Alex Bacon in conversation with Jarrett Earnest
Alex Bacon is a scholar, curator, and critic who has defended some of those abstract painters celebrated by collectors and maligned by critics—a loose group of young “sensations” called everything from “flip artists,” “crapstractionists,” “opportunists,” to “zombie formalists.” Bacon’s understanding of abstraction is historically grounded, finishing a dissertation on Frank Stella at Princeton, and with the Felix Gonzalez-Torres and Ad Reinhardt Foundations—co-editing with Barbara Rose the recent “Ad Reinhardt Centennial 1913-2013.” He has published long interviews with some of the artists in question, including Jacob Kassay, Sam Moyer, and David Ostrowski. He recently spoke with friend, and crapstraction detractor, Jarrett Earnest about the specific formal qualities of these paintings and the discourses that produce them.
I want to begin by saying that, while the market certainly plays a significant role in the way contemporary abstract painting has been exhibited, distributed, and received, we must understand that the art and artists are not simply made for and by the market. It is important to separate the formal and intellectual activity of abstract work from the economic activity of a particular segment of the art market, even if we may debate the level to which both are presently imbricated. A few years ago, when many of these artists began working, like most young artists, it was independently of any notion that their work would be shown, let alone bought. It’s crazy to remember that this new speculative market has only existed for the past few years, and that it likely has not yet reached a peak. Further, there are numerous very interesting artists working abstractly today who have not been picked up by the market and, for better or worse, may never be, and this indicates nothing about their relative quality vis-à-vis those who have.
In many cases the market selected a certain kind of work, somewhat arbitrarily based on a limited number of largely superficial formal and practical reasons that we don’t need to dwell on too much. Though to my eye many of these selections have been more canny than those that typically emerge from a commercial system. The reasons for the market’s interest in this kind of work include the age-old portability of the easel picture, the open-ended genericism that abstraction has always been charged with, deserved or not, the art historical seal of approval abstract modes have acquired, and tired notions of artistic gesture and authorship, which have been, as I will discuss, largely displaced onto the artist’s conceptual ideas and the labor associated with his or her process. It is also perhaps not surprising, though it should be in 2014, that of the many and diverse artists working abstractly, those who have been picked up by the market are overwhelmingly, though certainly not exclusively, white, straight, and male. This said, the fact that two of the most visible artists in this nexus of abstraction and the market, Lucien Smith and Oscar Murillo, are young men of color is itself a very interesting case.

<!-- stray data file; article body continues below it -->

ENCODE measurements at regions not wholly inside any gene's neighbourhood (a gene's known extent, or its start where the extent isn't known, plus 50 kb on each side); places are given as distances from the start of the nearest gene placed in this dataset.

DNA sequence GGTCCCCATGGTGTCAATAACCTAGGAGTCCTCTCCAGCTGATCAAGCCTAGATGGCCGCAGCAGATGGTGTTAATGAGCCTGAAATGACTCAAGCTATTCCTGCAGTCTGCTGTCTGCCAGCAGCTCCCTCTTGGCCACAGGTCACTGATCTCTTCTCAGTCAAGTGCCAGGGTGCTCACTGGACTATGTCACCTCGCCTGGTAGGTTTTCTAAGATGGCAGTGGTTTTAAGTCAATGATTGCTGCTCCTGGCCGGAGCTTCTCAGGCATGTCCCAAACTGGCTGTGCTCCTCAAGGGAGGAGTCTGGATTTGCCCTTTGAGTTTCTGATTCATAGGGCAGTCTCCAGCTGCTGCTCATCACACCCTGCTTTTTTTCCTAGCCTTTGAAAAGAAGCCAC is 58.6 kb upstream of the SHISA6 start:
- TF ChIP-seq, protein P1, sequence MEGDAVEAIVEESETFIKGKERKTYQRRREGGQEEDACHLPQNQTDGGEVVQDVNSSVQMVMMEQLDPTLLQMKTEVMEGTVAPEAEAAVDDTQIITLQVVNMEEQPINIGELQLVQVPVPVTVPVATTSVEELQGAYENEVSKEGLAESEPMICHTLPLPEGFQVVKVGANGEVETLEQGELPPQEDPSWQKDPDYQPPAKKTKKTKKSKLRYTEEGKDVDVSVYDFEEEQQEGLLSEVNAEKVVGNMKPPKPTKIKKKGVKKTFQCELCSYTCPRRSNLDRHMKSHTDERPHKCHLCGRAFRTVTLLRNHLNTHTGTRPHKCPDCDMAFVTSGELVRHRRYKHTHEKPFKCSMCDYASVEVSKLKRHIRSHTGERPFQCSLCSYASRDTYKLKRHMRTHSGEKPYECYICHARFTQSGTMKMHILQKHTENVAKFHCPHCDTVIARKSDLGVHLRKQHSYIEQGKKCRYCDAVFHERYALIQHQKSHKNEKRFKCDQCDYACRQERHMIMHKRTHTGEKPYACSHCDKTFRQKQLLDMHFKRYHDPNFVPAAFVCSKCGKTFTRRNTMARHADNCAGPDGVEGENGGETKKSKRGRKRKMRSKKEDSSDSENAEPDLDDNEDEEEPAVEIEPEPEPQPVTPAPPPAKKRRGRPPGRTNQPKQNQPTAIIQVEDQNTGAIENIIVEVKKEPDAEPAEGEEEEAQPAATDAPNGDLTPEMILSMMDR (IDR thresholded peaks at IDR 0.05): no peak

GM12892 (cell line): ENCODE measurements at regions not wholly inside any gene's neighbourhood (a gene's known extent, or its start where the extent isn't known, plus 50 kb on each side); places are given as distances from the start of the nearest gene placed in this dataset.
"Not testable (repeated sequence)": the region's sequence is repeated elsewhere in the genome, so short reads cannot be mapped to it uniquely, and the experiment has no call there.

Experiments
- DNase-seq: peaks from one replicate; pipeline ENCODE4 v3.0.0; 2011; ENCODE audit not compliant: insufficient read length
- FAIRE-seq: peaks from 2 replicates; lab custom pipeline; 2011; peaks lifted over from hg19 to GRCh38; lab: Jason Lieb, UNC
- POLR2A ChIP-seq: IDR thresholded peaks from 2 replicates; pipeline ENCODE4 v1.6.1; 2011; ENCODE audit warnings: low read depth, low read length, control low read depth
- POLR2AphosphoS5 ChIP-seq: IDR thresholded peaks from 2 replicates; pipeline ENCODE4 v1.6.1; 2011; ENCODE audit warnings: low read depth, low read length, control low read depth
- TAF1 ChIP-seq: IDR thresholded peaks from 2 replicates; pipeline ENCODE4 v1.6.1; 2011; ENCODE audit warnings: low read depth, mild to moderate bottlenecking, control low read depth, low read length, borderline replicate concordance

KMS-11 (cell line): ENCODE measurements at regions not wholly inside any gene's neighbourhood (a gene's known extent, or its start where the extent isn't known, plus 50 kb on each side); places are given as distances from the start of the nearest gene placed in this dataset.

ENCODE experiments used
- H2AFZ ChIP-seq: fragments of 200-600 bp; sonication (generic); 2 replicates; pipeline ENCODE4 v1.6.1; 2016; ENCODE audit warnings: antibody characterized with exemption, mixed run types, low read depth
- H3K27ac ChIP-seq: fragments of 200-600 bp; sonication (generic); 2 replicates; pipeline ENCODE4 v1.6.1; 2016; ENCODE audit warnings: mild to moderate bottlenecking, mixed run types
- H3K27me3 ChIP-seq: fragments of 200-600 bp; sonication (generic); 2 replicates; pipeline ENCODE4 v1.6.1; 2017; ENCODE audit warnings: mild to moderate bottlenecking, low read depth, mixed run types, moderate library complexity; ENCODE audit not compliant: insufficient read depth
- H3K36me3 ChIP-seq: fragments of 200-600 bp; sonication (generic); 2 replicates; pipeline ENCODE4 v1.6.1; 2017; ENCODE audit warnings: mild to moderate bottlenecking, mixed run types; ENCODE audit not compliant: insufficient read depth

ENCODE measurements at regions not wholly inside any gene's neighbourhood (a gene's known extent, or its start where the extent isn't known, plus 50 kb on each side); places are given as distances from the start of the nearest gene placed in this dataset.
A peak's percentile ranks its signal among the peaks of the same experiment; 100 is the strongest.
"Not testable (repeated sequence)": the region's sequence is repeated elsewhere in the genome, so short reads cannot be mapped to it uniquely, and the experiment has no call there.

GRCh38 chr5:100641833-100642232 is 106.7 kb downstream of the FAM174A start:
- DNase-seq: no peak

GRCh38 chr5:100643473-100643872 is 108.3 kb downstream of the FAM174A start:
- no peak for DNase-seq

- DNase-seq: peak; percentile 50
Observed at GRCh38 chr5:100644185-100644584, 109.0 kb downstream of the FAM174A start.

People like to speak today as if it is the market that paints these paintings, or at least that the artists must be in collusion, or opportunists, when in fact they often have no control or input in the initial decision by a small cabal of wealthy and influential people to speculate on their work. I’m not saying that the artists don’t make money from this system, but that, as with most such systems, it is far less than what is being made off of their creative labor by a select few. Yet the artists are then lambasted as if they were themselves agents of the market, and are stuck with managing, or finding people to help them manage, a fickle and unstable demand of which they themselves are not able to be full participants in, or beneficiaries of. This is not only an unfair double bind, but has obvious relations to larger social and political issues surrounding agency, labor, and access in contemporary Western society.
The next thing to note is that, to truly understand what is happening today, in the broadest way possible, we must be able to deftly move between considerations of the work’s formal and conceptual operations, to a consideration of why the market might have seized upon work that manifests these characteristics, and then to a consideration of how this in turn might affect the production of such work. Of course all are intertwined and occurring simultaneously but, as the one-dimensional nature of most criticism to date indicates, temporarily establishing these fictive distinctions is the only way to prevent the sociology of the market situation from overriding and totally distorting our ability to understand anything of what this kind of work might be trying to achieve in its own formal and intellectual terms.
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